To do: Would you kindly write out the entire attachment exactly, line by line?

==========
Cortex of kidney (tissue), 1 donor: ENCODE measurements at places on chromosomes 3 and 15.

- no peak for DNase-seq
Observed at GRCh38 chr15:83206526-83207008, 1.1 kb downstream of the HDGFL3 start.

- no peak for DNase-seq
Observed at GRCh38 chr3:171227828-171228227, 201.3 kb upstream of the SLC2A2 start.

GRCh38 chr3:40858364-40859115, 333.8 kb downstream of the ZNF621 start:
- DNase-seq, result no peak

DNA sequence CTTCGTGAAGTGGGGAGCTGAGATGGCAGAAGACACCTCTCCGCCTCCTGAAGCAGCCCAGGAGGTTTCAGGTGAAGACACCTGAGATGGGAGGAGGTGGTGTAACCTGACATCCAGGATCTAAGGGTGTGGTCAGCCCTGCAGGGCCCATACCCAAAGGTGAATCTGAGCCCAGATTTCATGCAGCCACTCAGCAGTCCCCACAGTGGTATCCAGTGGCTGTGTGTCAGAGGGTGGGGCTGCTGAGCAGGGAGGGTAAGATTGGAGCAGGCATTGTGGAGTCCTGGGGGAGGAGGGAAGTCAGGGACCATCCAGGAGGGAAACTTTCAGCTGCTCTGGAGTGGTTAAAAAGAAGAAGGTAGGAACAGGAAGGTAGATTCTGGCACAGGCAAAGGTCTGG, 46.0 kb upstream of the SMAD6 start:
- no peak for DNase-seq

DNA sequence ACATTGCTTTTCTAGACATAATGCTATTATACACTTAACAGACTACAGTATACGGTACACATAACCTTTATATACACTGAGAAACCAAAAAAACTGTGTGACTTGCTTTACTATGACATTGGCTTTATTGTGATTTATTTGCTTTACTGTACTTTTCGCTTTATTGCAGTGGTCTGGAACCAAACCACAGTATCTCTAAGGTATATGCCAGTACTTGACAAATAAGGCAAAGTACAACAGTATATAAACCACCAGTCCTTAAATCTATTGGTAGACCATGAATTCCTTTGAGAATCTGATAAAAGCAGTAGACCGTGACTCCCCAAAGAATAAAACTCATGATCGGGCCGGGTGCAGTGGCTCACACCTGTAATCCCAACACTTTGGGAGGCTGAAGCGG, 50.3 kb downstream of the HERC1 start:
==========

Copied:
Cortex of kidney (tissue), 1 donor: ENCODE measurements at places on chromosomes 3 and 15.

- no peak for DNase-seq
Observed at GRCh38 chr15:83206526-83207008, 1.1 kb downstream of the HDGFL3 start.

- no peak for DNase-seq
Observed at GRCh38 chr3:171227828-171228227, 201.3 kb upstream of the SLC2A2 start.

GRCh38 chr3:40858364-40859115, 333.8 kb downstream of the ZNF621 start:
- DNase-seq, result no peak

DNA sequence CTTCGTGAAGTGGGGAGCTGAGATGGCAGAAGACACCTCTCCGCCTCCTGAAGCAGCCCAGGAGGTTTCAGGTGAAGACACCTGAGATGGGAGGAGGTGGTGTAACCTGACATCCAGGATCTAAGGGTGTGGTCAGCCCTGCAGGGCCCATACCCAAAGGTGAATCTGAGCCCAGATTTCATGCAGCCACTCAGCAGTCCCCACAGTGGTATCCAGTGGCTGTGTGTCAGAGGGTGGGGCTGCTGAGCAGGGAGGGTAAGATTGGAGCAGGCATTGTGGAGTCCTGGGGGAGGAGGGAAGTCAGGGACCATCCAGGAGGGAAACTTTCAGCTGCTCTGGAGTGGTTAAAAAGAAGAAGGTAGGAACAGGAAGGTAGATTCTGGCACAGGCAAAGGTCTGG, 46.0 kb upstream of the SMAD6 start:
- no peak for DNase-seq

DNA sequence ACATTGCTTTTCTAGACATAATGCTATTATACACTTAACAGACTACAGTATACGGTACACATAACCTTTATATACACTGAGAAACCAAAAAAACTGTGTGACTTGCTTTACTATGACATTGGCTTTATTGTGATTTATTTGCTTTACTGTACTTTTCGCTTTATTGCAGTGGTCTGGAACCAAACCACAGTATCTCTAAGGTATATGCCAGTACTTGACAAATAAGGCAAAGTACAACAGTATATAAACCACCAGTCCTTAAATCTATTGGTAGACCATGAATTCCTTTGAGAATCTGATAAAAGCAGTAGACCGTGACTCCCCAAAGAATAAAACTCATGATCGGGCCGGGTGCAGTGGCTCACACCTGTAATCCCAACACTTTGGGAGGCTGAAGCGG, 50.3 kb downstream of the HERC1 start: